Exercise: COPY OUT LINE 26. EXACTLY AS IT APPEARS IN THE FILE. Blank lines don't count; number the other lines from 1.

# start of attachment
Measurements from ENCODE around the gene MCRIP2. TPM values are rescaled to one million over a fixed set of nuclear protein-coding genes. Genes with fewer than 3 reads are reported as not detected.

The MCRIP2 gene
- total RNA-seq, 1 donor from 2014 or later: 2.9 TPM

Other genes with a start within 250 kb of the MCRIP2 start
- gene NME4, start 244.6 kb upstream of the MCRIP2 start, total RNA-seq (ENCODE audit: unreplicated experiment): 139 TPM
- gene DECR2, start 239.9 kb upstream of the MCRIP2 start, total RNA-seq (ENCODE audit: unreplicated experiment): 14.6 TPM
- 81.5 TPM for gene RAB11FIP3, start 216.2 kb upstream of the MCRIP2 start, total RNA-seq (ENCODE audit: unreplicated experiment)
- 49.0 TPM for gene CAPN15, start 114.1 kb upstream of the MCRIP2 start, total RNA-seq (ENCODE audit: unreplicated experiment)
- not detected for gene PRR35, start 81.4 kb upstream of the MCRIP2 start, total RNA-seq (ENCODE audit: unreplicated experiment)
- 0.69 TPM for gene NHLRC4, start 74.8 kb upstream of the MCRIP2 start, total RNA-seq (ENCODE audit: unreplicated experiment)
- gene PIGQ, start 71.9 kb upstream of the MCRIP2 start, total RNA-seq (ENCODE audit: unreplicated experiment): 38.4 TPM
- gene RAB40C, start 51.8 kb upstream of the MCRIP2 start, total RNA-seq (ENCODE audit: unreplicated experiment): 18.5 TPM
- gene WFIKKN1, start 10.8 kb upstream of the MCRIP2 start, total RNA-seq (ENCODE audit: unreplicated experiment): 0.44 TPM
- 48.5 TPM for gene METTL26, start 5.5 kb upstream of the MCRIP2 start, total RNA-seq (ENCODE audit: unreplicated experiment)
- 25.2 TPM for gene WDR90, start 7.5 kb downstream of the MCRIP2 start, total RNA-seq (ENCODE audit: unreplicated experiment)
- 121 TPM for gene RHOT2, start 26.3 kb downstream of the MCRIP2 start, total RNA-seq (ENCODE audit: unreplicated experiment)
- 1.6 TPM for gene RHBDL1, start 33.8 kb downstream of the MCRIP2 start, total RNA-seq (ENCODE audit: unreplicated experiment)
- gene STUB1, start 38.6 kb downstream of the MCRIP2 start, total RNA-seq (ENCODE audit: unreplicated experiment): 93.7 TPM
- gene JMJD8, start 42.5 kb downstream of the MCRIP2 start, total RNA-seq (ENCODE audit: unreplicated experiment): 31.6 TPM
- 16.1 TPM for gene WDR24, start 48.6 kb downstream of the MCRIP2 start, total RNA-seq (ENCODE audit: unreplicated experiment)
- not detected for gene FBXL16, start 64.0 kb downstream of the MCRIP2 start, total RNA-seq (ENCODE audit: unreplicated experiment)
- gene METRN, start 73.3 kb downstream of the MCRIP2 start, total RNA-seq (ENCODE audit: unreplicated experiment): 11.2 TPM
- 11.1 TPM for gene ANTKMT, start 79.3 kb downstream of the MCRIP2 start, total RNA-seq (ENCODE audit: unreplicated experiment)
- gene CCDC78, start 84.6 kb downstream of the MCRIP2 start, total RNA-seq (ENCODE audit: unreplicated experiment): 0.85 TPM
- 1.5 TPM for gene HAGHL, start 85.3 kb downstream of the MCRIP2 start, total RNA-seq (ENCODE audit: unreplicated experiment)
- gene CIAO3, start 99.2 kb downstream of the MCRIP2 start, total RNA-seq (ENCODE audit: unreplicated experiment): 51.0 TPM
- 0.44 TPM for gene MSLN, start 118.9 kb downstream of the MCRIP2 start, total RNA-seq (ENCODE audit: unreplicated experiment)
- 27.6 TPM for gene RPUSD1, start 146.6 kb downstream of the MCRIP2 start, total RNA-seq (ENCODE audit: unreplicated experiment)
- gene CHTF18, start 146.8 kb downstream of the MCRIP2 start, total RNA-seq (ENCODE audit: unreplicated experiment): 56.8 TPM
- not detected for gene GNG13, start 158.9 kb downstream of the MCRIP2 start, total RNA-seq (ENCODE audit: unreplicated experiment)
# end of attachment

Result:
- gene CIAO3, start 99.2 kb downstream of the MCRIP2 start, total RNA-seq (ENCODE audit: unreplicated experiment): 51.0 TPM